Determine Processes Which Need a Restart with checkrestart/needrestart
Determine which processes need a restart after software patching
Proper software patch management helps reducing weaknesses on your systems. But even if you patched an outdated system, old processes and libraries can continue to run in memory. For example when a library is updated, an active program might still use the old version. To really finish the process of software patching, we have to do more. This includes preparation, performing the update and finally check if we need a restart of software components. In this post we have a look at several options, to properly execute this last part of the process. An introduction into the world of tools like checkrestart and needrestart.
The first utility to help with the job of finding processes using old files, is checkrestart. It is part of the debian-goodies package and only available for Debian based systems. It uses LSOF (List Open Files) to determine open files and what processes using such resource.
apt-get install debian-goodies
- Debian (or clone)
- root permissions
Running the checkrestart command will give an overview of what it discovered and what processes need a restart. It shows the processes using old files and determines what init scripts are related to these processes. Of course, those which it can find. For the others it will display the related processes, so you can manually take action.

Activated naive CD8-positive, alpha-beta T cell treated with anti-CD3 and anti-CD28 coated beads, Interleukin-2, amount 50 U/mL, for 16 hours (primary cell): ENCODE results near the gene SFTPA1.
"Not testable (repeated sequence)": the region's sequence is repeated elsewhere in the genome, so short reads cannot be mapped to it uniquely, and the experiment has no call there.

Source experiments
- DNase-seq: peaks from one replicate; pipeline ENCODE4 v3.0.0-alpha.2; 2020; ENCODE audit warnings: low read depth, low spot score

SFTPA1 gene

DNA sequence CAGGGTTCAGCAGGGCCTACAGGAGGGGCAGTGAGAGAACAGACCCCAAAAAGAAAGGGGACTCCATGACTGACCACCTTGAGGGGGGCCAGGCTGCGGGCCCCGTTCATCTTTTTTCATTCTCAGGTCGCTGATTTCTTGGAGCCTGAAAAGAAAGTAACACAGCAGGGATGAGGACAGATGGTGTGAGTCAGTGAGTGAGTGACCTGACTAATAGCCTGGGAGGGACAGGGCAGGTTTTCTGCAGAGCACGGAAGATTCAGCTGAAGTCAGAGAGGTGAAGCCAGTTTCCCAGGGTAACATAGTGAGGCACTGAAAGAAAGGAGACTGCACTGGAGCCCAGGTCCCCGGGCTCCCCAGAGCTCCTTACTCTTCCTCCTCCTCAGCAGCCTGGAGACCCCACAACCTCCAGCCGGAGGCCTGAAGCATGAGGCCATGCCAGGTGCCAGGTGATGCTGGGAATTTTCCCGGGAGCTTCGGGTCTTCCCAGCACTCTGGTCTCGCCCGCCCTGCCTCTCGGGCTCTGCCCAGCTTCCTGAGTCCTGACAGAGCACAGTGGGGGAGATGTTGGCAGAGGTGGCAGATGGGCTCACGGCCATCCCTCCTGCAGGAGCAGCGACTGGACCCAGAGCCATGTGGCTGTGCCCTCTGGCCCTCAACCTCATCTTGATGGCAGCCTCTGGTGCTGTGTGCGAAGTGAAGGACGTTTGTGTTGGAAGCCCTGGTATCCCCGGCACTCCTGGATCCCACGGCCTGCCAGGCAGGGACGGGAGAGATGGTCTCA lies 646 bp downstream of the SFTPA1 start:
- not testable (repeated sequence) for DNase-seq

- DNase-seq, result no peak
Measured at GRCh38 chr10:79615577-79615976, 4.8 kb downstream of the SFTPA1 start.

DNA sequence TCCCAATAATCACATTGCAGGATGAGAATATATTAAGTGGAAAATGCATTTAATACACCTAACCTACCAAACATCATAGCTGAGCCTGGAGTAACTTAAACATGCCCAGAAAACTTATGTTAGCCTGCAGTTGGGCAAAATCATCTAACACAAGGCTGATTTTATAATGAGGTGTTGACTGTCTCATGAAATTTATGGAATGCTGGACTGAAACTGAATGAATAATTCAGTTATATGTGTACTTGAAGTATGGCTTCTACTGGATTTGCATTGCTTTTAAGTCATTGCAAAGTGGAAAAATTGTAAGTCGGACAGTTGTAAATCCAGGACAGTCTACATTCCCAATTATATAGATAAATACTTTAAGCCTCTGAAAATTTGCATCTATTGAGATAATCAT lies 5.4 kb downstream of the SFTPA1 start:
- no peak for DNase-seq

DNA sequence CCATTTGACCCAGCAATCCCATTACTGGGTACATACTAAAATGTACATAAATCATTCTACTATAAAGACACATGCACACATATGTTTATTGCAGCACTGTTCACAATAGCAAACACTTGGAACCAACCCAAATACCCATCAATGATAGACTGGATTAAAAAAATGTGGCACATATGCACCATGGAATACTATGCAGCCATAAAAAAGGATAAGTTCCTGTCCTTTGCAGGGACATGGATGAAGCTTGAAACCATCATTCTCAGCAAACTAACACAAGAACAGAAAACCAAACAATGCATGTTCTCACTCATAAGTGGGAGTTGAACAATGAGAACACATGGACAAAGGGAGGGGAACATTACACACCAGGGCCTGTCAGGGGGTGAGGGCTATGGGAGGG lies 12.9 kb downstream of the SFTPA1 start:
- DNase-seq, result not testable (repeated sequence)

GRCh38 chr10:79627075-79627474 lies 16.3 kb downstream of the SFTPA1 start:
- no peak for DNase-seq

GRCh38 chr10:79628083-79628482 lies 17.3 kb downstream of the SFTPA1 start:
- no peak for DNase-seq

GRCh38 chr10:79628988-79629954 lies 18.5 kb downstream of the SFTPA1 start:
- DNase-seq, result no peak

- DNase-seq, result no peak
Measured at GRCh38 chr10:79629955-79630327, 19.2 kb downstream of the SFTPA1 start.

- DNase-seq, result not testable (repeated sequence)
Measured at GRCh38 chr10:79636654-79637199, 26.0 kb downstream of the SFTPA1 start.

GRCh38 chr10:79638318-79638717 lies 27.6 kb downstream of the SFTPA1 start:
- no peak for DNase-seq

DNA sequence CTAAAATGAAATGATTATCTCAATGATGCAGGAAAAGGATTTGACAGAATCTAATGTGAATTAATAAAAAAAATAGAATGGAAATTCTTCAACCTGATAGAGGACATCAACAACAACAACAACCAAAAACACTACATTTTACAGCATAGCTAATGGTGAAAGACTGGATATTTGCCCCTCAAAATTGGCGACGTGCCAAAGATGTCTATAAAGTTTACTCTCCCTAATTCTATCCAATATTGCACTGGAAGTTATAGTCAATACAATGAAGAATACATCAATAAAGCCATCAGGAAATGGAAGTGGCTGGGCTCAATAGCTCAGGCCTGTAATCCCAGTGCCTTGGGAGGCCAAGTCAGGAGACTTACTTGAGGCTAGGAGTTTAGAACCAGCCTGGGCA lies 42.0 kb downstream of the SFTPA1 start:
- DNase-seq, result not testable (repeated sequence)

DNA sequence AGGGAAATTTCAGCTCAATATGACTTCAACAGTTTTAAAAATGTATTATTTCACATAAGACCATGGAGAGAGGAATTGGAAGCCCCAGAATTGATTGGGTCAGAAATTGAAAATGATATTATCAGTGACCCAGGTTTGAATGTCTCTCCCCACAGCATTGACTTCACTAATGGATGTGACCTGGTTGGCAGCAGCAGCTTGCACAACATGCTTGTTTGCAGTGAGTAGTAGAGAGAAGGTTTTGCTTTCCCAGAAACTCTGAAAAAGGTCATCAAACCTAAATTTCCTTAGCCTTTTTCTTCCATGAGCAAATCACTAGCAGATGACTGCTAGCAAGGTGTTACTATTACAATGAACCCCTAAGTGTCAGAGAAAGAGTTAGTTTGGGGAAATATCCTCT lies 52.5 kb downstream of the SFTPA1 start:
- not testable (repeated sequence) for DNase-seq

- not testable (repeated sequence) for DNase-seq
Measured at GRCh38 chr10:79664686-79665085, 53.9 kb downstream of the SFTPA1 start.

michael-nb ~ # checkrestart lsof: WARNING: can't stat() fuse.gvfsd-fuse file system /run/user/1000/gvfs Output information may be incomplete. Found 68 processes using old versions of upgraded files (48 distinct programs) (40 distinct packages) Of these, 7 seem to contain init scripts which can be used to restart them: The following packages seem to have init scripts that could be used to restart them: sudo: 3908 /usr/bin/sudo cups-browsed: 1457 /usr/sbin/cups-browsed samba: 965 /usr/sbin/smbd 700 /usr/sbin/smbd 2371 /usr/sbin/nmbd mdm: 1491 /usr/sbin/mdm pulseaudio: 3039 /usr/bin/pulseaudio cups-daemon: 3568 /usr/sbin/cupsd dbus: 2822 /bin/dbus-daemon 3477 /bin/dbus-daemon 2385 /bin/dbus-daemon 2836 /bin/dbus-daemon 507 /bin/dbus-daemon These are the init scripts: service sudo restart service cups-browsed restart service samba-ad-dc restart service smbd restart service samba restart service nmbd restart service mdm restart service pulseaudio restart service cups restart service dbus restart These processes do not seem to have an associated init script to restart them: udisks2: 3162 /usr/lib/udisks2/udisksd policykit-1: 918 /usr/lib/policykit-1/polkitd modemmanager: 783 /usr/sbin/ModemManager blueman: 3255 /usr/bin/blueman-applet network-manager: 912 /usr/sbin/NetworkManager mate-polkit:amd64: 3257 /usr/lib/x86_64-linux-gnu/polkit-mate-authentication-agent-1 xserver-xorg-core: 1498 /usr/bin/Xorg gvfs-daemons: 3143 /usr/lib/gvfs/gvfs-udisks2-volume-monitor 3554 /usr/lib/gvfs/gvfsd-metadata 3321 /usr/lib/gvfs/gvfsd-trash mate-keyring: 2996 /usr/bin/mate-keyring-daemon caja: 3236 /usr/bin/caja system-tools-backends: 3487 /usr/sbin/system-tools-backends gvfs-backends: 3214 /usr/lib/gvfs/gvfs-mtp-volume-monitor 3203 /usr/lib/gvfs/gvfs-afc-volume-monitor 3208 /usr/lib/gvfs/gvfs-gphoto2-volume-monitor marco: 3015 /usr/bin/marco upower: 3272 /usr/lib/upower/upowerd mintupdate: 3821 /usr/lib/linuxmint/mintUpdate/mintUpdate.py mate-screensaver: 3258 /usr/bin/mate-screensaver at-spi2-core: 3472 /usr/lib/at-spi2-core/at-spi-bus-launcher dnsmasq-base: 2142 /usr/sbin/dnsmasq 3543 /usr/sbin/dnsmasq mate-bluetooth: 3261 /usr/bin/mate-bluetooth-applet consolekit: 2476 /usr/sbin/console-kit-daemon gvfs-fuse: 3023 /usr/lib/gvfs/gvfsd-fuse google-chrome-stable: 3646 /opt/google/chrome/chrome 3859 /opt/google/chrome/chrome 3642 /opt/google/chrome/chrome 3683 /opt/google/chrome/chrome 3675 /opt/google/chrome/chrome 3666 /opt/google/chrome/chrome 3612 /opt/google/chrome/chrome 3691 /opt/google/chrome/chrome 5706 /opt/google/chrome/chrome 3694 /opt/google/chrome/chrome 3601 /opt/google/chrome/chrome 3698 /opt/google/chrome/chrome 3621 /opt/google/chrome/chrome 3708 /opt/google/chrome/chrome 3616 /opt/google/chrome/nacl_helper mate-terminal: 3891 /usr/bin/mate-terminal mate-settings-daemon-pulse: 2987 /usr/bin/mate-settings-daemon system-config-printer-gnome: 3252 /usr/share/system-config-printer/applet.py mate-session-manager: 2547 /usr/bin/mate-session isc-dhcp-client: 2024 /sbin/dhclient mintmenu: 3049 /usr/lib/linuxmint/mintMenu/mintMenu.py mate-media-pulse: 3259 /usr/bin/mate-volume-control-applet network-manager-gnome: 3248 /usr/bin/nm-applet 3263 /usr/bin/nm-applet mate-panel: 3055 /usr/lib/mate-panel/clock-applet 3032 /usr/bin/mate-panel 3051 /usr/lib/mate-panel/wnck-applet login: 3909 /bin/su mate-power-manager: 3244 /usr/bin/mate-power-manager